Meditation? Too much stillness. Sheer torture.

Dance, theater, the arts? Too expressive, too dramatic. Ew.

Support groups, counseling? Discussing my private life with strangers...I'd rather be poked in the eye with a sharp stick. 

Journal writing? I'm thinking.

1)Practiced at home, maybe even in pajamas. 2)No face to face encounters with mushy emoters. 3)Aligned with my lifelong wonder at the power of words.

Check, check, and check. (It seems clear now, but my decision was far from easy, story here). 

In the interest of science, I conducted a seven year study

A seven year study that slowly and subtly evidenced a shift.

  • From controlling life through acquired knowledge
  • To a balance of research and reflection.

Yes....personal reflection.  The icky sticky feeling kind (eventually, it came).  Because how can we claim to be innovators, creative observers of life, if we shut our eyes to a whole body of research? 

How do my results stack up against science?



1.  Journal writing increases clarity, and thus, the ability to manage time. 

PERSONAL RESEARCH:  Since my mind-clutter was committed onto the page each morning, I found that I had more clarity the rest of the day.  With clarity, every moment spent exploring my pursuits was optimized. Making it feel as if I actually had more time, not less.  Even after a full day of work, and despite chronic physical discomfort.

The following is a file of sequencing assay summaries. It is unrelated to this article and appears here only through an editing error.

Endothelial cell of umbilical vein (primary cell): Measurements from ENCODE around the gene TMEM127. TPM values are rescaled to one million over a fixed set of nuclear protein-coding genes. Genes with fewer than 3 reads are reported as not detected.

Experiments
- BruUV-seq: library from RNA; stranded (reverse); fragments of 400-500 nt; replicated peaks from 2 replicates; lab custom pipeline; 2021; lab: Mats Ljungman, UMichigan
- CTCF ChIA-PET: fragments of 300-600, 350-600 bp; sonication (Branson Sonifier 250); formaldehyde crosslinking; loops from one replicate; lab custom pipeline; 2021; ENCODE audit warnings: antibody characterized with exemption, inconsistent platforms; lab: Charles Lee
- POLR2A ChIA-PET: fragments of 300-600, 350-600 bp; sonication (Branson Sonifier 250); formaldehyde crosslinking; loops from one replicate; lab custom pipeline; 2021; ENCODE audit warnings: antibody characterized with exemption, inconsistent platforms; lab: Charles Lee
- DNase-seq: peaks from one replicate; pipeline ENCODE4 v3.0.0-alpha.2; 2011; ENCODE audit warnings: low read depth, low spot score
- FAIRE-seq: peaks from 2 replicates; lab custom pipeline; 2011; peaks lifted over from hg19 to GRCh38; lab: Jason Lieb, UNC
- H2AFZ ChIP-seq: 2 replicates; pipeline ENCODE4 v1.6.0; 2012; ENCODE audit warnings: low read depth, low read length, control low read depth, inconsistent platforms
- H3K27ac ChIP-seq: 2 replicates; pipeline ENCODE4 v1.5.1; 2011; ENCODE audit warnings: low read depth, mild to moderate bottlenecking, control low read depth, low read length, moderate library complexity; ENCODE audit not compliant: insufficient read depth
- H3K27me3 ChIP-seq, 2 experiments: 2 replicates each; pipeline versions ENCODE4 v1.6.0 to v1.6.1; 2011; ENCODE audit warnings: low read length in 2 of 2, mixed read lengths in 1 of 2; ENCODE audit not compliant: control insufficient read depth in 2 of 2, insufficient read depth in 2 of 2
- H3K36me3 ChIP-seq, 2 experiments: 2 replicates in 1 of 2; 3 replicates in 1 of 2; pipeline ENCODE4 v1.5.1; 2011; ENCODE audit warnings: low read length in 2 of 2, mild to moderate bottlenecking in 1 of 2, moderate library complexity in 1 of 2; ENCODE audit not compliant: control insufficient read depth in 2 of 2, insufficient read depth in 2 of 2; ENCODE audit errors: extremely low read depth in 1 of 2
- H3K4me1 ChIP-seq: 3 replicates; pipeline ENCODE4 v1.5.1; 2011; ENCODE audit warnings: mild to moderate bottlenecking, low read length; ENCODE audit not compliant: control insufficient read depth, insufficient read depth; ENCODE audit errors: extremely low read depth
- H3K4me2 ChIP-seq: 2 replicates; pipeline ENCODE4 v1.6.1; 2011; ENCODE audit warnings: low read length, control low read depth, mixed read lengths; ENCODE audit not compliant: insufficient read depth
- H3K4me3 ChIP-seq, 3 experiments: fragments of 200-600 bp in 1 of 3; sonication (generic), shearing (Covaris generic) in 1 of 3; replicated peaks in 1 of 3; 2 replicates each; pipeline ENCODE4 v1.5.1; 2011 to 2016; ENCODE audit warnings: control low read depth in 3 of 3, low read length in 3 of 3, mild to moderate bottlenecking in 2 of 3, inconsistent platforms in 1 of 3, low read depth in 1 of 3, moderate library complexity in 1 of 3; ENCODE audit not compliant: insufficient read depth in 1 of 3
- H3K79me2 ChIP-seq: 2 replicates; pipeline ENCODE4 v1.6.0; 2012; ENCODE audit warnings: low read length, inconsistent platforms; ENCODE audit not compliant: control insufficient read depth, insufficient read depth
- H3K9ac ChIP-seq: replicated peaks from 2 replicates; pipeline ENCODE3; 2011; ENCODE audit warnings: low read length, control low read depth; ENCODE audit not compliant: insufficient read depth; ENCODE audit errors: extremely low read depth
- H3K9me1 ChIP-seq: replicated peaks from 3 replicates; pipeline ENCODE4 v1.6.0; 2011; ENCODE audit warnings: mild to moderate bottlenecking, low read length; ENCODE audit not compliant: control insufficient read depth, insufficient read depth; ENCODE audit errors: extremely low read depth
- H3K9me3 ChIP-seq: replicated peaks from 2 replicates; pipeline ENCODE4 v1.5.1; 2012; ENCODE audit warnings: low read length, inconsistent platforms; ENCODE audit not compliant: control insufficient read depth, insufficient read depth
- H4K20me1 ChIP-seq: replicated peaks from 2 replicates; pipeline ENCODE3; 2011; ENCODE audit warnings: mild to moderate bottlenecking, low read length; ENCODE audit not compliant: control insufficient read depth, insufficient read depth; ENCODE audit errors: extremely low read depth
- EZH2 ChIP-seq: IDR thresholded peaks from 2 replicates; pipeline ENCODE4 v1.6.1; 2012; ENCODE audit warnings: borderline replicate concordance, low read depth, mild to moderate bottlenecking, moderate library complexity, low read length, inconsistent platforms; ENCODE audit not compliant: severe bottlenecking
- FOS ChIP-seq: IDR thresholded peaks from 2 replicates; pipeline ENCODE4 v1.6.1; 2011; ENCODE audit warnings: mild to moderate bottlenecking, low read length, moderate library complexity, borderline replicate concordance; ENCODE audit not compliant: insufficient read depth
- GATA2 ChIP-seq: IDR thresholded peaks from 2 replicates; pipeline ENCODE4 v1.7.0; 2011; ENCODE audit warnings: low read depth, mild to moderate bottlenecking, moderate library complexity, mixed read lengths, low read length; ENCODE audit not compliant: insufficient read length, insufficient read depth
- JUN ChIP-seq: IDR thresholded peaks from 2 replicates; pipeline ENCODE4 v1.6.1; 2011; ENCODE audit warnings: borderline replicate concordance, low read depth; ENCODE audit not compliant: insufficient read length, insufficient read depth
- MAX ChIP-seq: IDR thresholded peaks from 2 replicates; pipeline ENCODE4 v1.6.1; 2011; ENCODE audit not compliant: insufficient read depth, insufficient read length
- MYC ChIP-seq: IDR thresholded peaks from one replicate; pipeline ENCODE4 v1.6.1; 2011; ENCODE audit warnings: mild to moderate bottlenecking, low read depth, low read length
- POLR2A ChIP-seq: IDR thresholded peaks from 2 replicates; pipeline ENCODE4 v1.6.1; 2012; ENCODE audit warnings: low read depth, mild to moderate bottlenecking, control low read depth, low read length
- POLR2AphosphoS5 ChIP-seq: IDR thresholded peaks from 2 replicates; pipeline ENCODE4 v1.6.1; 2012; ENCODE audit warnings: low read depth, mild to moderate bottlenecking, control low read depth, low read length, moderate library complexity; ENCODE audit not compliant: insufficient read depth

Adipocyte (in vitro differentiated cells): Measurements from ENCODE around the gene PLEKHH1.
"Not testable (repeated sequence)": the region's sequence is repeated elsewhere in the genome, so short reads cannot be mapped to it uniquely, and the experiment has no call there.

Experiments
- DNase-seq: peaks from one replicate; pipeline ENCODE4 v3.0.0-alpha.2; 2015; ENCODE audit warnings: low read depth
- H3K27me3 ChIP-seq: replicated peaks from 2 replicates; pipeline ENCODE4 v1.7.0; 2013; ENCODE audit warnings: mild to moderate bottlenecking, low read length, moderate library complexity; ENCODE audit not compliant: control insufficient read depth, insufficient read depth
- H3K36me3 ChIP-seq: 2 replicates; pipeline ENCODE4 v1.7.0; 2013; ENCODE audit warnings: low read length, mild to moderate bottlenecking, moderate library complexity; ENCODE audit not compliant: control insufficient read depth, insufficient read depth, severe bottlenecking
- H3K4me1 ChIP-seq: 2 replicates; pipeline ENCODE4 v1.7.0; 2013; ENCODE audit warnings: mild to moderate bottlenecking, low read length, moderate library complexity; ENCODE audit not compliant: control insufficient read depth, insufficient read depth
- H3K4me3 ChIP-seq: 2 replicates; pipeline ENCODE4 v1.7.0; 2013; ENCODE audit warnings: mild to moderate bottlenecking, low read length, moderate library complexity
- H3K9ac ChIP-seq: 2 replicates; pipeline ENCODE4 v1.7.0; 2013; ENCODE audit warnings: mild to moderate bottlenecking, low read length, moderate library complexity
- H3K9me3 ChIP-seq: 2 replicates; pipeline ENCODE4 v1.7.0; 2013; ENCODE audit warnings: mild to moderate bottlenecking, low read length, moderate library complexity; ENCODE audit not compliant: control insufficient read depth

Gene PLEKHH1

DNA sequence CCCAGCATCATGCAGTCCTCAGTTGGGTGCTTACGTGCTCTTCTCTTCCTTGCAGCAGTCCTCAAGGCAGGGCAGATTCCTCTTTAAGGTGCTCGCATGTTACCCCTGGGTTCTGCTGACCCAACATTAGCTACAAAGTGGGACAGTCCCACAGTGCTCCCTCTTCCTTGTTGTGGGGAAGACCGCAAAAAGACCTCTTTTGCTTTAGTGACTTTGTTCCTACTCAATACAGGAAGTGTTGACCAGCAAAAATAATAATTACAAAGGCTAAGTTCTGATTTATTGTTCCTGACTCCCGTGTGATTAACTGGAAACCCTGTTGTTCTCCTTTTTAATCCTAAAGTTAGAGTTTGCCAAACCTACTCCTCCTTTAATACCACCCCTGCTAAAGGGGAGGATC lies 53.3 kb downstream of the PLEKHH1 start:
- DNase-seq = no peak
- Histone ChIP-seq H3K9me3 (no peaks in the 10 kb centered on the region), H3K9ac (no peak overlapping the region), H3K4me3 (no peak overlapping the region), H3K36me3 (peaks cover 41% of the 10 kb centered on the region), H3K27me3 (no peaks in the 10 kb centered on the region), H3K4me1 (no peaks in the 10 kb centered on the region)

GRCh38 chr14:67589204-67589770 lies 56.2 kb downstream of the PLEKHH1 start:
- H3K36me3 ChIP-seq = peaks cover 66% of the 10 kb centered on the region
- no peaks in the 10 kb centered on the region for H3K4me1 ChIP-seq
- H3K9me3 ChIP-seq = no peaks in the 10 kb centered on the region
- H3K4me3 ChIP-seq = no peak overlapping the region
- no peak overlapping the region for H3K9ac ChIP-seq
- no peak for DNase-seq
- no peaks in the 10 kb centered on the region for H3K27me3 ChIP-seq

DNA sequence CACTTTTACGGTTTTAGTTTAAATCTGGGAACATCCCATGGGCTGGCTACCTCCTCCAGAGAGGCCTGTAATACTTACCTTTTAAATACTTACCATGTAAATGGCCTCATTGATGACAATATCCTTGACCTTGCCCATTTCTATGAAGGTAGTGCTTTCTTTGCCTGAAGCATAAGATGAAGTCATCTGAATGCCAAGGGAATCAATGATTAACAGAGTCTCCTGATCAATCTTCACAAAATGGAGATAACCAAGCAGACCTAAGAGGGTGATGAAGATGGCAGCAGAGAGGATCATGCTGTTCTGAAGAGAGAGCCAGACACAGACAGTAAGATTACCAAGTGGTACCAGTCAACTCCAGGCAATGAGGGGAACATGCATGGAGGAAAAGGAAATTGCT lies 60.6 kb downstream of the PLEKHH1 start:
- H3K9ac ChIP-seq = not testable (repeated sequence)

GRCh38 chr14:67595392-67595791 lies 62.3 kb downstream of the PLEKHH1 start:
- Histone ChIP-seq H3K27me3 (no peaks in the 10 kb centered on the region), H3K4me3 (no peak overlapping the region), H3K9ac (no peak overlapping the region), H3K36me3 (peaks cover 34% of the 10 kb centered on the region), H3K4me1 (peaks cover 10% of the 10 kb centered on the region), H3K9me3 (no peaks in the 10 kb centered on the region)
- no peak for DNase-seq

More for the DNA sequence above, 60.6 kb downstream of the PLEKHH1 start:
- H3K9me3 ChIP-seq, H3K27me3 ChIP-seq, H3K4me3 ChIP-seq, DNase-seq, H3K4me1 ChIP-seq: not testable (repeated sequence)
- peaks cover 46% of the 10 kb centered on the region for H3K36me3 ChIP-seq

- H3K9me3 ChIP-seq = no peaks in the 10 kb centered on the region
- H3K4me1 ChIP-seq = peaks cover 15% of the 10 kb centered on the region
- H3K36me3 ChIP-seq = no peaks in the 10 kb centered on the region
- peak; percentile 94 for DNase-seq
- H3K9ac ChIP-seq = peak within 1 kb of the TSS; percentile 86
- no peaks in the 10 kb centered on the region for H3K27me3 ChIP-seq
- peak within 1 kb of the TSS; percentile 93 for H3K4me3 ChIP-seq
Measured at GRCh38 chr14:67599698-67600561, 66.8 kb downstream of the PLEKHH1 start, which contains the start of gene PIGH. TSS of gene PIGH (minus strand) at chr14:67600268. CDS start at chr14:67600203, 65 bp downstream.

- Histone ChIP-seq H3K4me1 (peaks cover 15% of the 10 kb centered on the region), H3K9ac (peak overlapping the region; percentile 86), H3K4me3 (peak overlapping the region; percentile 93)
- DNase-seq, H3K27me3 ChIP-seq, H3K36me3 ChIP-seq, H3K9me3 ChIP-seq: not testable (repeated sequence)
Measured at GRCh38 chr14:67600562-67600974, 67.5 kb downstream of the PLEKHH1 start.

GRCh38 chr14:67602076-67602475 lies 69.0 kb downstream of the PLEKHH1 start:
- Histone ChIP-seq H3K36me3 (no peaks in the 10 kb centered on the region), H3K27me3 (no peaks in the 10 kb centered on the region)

SCIENTIFIC RESEARCH:  Intentional self efficacy, as a learned and practiced strategy results in superior performance outcomes.

2.  Staying constantly busy is an avoidance strategy, eventually detrimental to health.

PERSONAL RESEARCH: Scribbled pages revealed that I had been avoiding the impact of significant life events. Once I learned that, "I'm in control, no big deal", is a total copout, my cells poured forth hidden words. Chronic conditions began to peel away: fatigue, viruses, intestinal pain, food sensitivities, muscle and nerve dysfunction, and crippling insomnia. Because my physical brain (and body) could finally relax. No longer needing to guard information that should have been witnessed in the moment.

SCIENTIFIC RESEARCH: Physiology responds to thoughts. Active and expressive awareness of this scientific fact shows the following benefits.  Reduction in anxiety, physical symptoms, and doctor visits. Also, higher t-cell growth, better liver function, and stronger antibody responses to hepatitis B vaccinations and Epstein-Barr virus.

3.  Feelings (or lack of) aren't carved in stone. It's all physics. 

PERSONAL RESEARCH: Memories of experiences always hold feelings. First, I had to acknowledge their existence.  Then I had to start naming them.  It was pretty uncomfortable.  But as I learned to be a non-judging observer, labels softened, then transformed. How did this happen?